ARIZONA NEWS

Here’s what you need to know about official start of Arizona monsoon season

Jun 13, 2024, 4:35 AM

Lightning strikes during a monsoon storm on July 21, 2022, near Mayer, Arizona. The Arizona monsoon...

Lightning strikes during a monsoon storm on July 21, 2022, near Mayer, Arizona. (Photo by Mario Tama/Getty Images)

(Photo by Mario Tama/Getty Images)

PHOENIX – Saturday is the first official day of the Arizona monsoon season, but what exactly does that mean?

The season runs from June 15 to Sept. 30 each year, but those dates don’t necessarily indicate the greatest likelihood for monsoon storm activity, local climate expert Randy Cerveny explained.

“We kind of set it up like what they do with hurricane season. When the hurricane season starts at the start of June, it’s not like suddenly you’re going to get a hurricane on the first day,” Cerveny, a professor of geographical sciences at Arizona State University, told KTAR News 92.3 FM on Monday.

“They’ve set it up now so that it allows time for people to be aware of how monsoon thunderstorms can impact them.”

When do Arizona monsoon storms usually start?

Cerveny said the Phoenix area typically gets its first storms of the monsoon season in the first week of July.

“People have to realize that it doesn’t start out wet, that the first few weeks of our monsoon are dry,” he added. “That means a lot of lightning, a lot of wind, very little rain, and those are the perfect recipes … for wildfires.”

2023 was Phoenix’s driest monsoon season on record, with the first rain not coming until Aug. 17 and a final total of just .15 inches.

The dry conditions contributed to a brutally hot summer. In fact, Phoenix actually endured the hottest month ever recorded in a major U.S. city in July 2023.

Will Phoenix see a repeat of 2023’s historically dry monsoon season?

Will it be wetter in 2024? Cerveny thinks so.

“We’re not looking at an incredibly dry monsoon this year,” he said. “We’re probably not looking at a record monsoon in terms of wetness, either. It’s probably going to be normal.”

Cerveny said meteorologists are seeing signs that monsoonal moisture will start moving north from Mexico later this month, indicating normal weather patterns for this time of year.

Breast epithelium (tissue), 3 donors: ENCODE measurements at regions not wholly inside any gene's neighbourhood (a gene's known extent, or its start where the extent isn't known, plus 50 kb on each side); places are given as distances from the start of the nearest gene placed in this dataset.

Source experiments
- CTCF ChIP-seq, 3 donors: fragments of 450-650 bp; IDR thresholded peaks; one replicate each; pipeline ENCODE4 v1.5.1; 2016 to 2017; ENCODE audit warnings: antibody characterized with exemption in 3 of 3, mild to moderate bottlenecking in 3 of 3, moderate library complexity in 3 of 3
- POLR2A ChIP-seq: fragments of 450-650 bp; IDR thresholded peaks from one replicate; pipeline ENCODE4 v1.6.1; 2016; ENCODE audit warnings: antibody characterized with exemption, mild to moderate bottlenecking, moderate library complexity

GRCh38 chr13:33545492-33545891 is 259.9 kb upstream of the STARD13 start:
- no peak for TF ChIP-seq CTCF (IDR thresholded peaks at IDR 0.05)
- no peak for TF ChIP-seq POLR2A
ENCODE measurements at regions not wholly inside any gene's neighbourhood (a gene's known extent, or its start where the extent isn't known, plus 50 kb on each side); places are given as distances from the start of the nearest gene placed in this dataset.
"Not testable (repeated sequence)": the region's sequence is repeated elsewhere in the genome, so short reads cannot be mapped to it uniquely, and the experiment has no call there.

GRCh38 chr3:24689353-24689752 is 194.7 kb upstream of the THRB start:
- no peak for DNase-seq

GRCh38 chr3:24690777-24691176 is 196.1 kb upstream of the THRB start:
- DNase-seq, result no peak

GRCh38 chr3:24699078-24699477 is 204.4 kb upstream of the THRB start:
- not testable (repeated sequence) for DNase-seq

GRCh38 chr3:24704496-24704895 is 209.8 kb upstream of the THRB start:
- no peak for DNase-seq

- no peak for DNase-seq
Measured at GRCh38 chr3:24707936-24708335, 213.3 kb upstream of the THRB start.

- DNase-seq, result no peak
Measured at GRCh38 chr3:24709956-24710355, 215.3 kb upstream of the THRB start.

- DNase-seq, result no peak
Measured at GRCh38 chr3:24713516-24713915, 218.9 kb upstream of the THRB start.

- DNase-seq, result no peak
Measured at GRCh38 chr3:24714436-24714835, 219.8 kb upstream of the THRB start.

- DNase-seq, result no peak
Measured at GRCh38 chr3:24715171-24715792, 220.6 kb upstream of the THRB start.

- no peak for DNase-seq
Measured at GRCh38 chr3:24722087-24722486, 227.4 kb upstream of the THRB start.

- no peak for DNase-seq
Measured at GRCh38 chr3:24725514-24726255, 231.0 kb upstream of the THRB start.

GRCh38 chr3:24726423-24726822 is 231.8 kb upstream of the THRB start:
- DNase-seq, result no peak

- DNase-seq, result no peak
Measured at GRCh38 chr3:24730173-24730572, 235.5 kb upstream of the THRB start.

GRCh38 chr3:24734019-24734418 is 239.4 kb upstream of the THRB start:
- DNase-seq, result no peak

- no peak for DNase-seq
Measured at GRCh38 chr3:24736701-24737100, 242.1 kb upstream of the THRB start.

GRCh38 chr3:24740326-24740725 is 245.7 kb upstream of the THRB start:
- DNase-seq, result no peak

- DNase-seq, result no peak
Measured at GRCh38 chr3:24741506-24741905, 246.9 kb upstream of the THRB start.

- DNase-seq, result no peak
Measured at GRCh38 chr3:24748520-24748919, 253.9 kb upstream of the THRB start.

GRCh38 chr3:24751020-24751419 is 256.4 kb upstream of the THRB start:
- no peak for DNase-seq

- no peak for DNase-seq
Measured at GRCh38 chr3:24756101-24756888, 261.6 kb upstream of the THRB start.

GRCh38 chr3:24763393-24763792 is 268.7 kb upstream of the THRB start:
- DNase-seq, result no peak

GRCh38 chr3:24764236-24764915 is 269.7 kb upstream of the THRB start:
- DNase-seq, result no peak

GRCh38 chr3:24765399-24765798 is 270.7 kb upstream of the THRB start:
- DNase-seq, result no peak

“What we should start to see within the next week or so is good thunderstorms that are building up along the west coast of Mexico,” he said. “And over the next few weeks, those thunderstorms are going to slowly percolate their way northward. The start of the monsoon is when that moisture that charges up those thunderstorms starts working its way up into Arizona.”

What does summer rainfall mean for drought?

While precipitation is always welcome in the desert, Cerveny noted that monsoonal rainfall doesn’t have much impact on drought conditions.

“It does contribute nastily to wildfires, but the moisture that we need to break droughts is more wintertime rainfall and snowfall rather than the summer months,” he said.

According to the U.S. Drought Monitor report for June 4, 23.17% of Arizona is experiencing moderate or worse drought. Last year at this time, after a wetter-than-normal winter, it was only 1.46%.

Cerveny explained that monsoon thunderstorm rainfall tends to run off quickly rather than soaking into the ground or filling reservoirs.

Phoenix typically receives 2-3 inches of rain each monsoon season and 7-8 inches total per year.

“So, it doesn’t contribute a whole lot to our water supply,” Cerveny said of monsoonal precipitation.

Although early signs are pointing toward a normal season, Cerveny cautioned that monsoons have the tendency to confound forecasters.

“The monsoon is a tricky beast; it likes to confuse us as much as possible,” he said. “We have to kind of wait to see how the upper atmosphere pattern sets up and then we can start to figure out whether this is going to be a wet one or a dry one.”

KTAR News 92.3 FM’s Jim Cross contributed to this report.

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Here’s what you need to know about official start of Arizona monsoon season